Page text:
Guest Post: Tina Dietz
Much has been written about improving team connectivity and maintaining company culture in a remote working environment. The prevailing solution to increase team communication and productivity is having virtual meetings through Zoom, Slack, Skype, Google Meet and other video meeting platforms. Yet, we can all agree that “Zoom fatigue” is real and can undermine team cohesion and job performance. So, what do we do to enhance our team’s relationships, bolster company culture and lead our team well, even when we are working remotely? There’s a very simple, yet powerful answer: We listen!
Research shows that with audio-only communication, we develop better listening skills, become more attuned to our team’s needs, form deeper connections and establish a culture of verbal equity. In turn, this increases overall productivity and happiness, strengthens dedication to the organization and reduces stress levels.
A recent academic study suggested that audio-only communication improves team cohesion and productivity, whereas video communication can undermine group problem-solving and may contribute to verbal inequity (which is an unequal distribution of talking time for each person). This can lead to some people dominating the conversation and can result in an unintentional relational strain among team members, which will negatively impact effectiveness.
However, the study also showed that when audio-only communication is used, team communication is more evenly distributed, because members are not relying on visual cues that indicate that others are continuing to, or are about to, speak. This frees up people who are inhibited by the fear of interrupting to add to the conversation. The study also revealed that in audio-only meetings, members mirrored one another’s vocal tone and pitch much more than they did in video interactions. This vocal mirroring increased their connection and their ability to problem-solve. Furthermore, some people rated their peers as more likable and trustworthy in audio-only interactions.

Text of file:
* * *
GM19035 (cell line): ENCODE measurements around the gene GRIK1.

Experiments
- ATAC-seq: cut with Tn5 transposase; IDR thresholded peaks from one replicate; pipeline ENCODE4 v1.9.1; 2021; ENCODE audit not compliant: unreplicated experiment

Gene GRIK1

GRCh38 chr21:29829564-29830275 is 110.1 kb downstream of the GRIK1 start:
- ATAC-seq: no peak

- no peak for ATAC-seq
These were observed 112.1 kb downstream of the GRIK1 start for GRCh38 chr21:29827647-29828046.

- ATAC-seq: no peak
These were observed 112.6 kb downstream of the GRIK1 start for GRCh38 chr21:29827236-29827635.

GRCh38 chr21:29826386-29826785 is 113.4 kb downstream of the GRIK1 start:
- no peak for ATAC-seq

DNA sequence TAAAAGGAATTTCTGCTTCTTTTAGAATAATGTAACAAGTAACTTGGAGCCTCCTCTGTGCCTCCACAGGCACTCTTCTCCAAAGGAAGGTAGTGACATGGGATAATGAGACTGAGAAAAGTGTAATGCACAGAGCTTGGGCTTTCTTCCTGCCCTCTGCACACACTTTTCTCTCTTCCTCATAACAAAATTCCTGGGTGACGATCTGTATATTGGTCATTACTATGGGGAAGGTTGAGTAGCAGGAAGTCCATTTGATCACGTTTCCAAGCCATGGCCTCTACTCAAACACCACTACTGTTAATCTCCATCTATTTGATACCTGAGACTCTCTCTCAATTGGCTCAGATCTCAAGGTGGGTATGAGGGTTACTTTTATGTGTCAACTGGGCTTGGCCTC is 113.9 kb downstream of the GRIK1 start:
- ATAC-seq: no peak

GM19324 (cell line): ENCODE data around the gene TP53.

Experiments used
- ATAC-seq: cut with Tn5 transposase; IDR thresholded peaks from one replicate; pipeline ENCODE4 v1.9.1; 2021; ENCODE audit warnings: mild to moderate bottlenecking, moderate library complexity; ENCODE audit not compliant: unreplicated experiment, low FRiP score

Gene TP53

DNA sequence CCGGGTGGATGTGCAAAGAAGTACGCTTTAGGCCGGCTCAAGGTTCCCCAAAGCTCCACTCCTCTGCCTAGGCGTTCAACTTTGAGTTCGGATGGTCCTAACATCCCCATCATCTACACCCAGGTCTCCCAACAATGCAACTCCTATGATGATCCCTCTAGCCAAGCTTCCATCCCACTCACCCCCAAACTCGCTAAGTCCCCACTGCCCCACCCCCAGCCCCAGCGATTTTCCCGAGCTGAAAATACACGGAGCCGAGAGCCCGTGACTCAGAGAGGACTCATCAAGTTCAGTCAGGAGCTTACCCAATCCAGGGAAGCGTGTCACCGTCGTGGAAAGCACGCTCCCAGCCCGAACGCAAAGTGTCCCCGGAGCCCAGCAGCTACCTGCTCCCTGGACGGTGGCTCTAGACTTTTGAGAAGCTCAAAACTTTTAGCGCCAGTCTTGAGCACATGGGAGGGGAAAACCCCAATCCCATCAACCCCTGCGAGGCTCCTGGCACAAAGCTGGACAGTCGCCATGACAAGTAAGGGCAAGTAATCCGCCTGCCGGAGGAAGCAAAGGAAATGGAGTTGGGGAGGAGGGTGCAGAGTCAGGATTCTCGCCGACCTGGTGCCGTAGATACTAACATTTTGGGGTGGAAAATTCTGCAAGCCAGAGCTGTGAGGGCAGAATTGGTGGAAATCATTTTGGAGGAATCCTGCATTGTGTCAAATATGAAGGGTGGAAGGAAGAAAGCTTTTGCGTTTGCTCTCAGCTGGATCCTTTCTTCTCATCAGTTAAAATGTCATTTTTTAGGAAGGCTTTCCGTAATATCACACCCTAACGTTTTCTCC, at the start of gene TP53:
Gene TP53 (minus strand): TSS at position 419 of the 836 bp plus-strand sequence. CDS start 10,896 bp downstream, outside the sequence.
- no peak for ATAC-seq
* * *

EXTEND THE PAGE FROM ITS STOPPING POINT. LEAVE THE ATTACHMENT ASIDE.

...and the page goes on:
In addition to increasing productivity and strengthening team connection, audio-only meetings help us understand our team members better. Auditory discernment is a powerful tool. Our ability to determine others’ emotions simply by hearing their voices is evident through our personal experience and has been proven in multiple studies.
We’ve all had the experience of knowing if a friend is talking to a coworker or a family member without even hearing the name of who they’re speaking to. In fact, in one study, participants were instructed to listen to an audio clip of someone asking the simple question, “How are you?” and try to determine whether they were talking to a platonic friend or to a romantic partner. Interestingly, participants had an accuracy rate of 60.2%. This implies audio-only meetings help us better understand our team because we are not distracted by the mixed signals that visual cues and vocal tone can potentially send. Therefore, over time, we can become more attuned to our team’s needs and know when it’s best to address issues, adjust our communication style or offer support.
Furthermore, through audio-only communication, leaders encourage active listening (intentional listening and emotionally-intelligent engagement) among the entire team. According to researchers from the University of Iceland, when supervisors actively listened to their employees, employees reported higher dedication and vigor. This correlated to an increase in reciprocal communication, more psychological safety throughout the organization and improved physical and mental health. Taken further, this indicates that when leaders establish an environment where everyone’s voice is heard and people engage in thoughtful participation, we create a climate where we can maximize strengths, address weaknesses and curb burnout.